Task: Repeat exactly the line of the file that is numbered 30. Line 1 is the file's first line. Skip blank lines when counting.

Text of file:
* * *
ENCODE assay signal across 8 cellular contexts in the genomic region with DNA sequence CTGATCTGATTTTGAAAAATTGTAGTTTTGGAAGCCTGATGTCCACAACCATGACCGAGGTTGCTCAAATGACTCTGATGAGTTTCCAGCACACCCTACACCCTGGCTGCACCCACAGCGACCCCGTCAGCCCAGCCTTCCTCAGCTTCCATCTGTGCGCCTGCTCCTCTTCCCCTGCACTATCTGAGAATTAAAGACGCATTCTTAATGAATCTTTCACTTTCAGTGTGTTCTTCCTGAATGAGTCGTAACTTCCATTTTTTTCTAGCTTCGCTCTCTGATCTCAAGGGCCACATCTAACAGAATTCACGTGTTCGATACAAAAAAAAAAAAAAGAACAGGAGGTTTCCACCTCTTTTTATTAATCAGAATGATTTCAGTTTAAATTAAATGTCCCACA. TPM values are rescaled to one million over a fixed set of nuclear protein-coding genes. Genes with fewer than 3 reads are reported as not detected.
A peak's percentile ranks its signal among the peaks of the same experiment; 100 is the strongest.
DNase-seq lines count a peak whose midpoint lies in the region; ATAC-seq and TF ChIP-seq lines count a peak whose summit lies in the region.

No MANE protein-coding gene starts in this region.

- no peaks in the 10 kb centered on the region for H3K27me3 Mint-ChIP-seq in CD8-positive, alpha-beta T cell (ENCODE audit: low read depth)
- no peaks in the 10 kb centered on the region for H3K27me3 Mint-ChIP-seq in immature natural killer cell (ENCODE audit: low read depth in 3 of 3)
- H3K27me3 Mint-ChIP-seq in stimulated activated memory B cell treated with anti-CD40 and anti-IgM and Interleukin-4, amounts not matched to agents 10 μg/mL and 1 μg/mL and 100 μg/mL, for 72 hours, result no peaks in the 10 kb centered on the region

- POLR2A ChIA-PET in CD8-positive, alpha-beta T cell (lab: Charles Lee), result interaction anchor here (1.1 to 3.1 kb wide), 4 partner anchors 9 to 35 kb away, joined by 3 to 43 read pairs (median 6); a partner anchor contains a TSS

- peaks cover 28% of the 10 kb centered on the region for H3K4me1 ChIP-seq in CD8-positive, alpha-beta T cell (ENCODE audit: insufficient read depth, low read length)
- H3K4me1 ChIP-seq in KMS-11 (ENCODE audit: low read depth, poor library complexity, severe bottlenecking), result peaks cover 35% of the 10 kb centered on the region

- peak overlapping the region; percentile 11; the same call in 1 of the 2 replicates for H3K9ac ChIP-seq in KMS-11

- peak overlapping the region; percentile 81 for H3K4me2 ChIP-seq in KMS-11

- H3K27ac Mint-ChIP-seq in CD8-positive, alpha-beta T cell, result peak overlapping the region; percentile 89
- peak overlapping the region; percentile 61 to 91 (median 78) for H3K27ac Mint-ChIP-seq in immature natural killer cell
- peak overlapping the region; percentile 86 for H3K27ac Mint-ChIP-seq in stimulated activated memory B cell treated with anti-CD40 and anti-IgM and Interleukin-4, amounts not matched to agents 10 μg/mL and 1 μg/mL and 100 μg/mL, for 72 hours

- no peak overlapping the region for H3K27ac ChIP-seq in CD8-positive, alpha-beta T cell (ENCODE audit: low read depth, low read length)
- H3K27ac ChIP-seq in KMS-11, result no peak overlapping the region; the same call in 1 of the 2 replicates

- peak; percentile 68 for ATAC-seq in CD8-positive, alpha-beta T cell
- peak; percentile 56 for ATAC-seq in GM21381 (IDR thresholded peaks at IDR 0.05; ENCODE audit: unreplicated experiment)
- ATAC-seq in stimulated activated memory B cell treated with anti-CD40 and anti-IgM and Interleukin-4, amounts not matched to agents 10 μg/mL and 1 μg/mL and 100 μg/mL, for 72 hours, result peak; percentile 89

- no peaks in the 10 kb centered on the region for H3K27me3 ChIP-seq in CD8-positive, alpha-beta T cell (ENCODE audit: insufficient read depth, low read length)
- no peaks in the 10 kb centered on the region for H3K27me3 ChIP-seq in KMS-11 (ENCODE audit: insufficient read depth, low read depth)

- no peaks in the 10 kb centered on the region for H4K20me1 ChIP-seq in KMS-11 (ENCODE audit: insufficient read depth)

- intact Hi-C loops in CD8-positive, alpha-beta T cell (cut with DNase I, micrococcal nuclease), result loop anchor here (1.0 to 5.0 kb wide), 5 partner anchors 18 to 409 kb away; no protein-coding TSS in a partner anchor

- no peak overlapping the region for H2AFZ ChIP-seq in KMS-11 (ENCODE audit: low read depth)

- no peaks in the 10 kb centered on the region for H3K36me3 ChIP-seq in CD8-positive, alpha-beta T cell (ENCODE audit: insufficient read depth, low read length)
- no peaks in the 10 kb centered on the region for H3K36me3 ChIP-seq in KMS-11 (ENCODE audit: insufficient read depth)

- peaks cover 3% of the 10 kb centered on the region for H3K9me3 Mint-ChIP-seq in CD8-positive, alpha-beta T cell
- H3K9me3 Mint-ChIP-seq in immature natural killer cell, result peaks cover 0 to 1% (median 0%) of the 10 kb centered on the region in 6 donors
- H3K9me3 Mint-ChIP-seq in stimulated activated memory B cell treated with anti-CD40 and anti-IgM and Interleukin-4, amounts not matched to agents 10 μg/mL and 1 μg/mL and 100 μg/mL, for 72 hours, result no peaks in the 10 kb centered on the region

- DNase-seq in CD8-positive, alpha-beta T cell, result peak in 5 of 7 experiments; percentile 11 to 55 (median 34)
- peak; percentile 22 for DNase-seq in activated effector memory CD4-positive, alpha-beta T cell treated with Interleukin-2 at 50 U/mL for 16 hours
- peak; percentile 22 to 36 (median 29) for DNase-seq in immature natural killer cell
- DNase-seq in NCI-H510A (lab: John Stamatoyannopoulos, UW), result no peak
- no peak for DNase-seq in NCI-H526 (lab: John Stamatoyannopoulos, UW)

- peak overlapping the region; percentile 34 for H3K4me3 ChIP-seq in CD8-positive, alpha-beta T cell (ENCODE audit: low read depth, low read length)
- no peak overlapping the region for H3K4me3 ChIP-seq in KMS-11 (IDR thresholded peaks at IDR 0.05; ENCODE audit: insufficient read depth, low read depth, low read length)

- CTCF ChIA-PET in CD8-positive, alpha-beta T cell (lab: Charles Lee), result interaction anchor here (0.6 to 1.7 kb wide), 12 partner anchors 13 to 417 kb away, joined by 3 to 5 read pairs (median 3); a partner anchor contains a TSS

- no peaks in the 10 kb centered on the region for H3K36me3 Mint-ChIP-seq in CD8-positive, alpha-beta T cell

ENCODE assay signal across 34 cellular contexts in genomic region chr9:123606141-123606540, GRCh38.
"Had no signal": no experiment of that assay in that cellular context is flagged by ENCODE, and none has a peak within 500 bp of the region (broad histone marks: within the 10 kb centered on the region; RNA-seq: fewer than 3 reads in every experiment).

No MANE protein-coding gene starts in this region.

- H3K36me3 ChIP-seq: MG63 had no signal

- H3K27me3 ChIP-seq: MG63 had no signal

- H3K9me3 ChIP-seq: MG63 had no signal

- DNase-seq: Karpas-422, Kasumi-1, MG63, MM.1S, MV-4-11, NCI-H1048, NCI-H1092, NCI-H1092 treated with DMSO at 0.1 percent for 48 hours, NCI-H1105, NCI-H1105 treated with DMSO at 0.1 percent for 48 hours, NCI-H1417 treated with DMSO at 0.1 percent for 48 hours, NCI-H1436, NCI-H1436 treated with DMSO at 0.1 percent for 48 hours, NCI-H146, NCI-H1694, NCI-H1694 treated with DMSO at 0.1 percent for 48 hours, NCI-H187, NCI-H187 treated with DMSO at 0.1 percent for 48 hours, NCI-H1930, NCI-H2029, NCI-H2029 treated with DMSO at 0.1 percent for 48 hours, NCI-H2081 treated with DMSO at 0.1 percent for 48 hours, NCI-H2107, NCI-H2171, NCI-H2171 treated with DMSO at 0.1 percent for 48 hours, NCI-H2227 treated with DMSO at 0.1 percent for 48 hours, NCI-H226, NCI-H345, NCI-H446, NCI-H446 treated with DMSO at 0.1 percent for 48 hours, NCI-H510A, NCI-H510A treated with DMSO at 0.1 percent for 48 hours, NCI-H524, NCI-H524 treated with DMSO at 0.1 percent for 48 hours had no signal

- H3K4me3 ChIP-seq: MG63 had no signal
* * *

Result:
- H3K9me3 Mint-ChIP-seq in stimulated activated memory B cell treated with anti-CD40 and anti-IgM and Interleukin-4, amounts not matched to agents 10 μg/mL and 1 μg/mL and 100 μg/mL, for 72 hours, result no peaks in the 10 kb centered on the region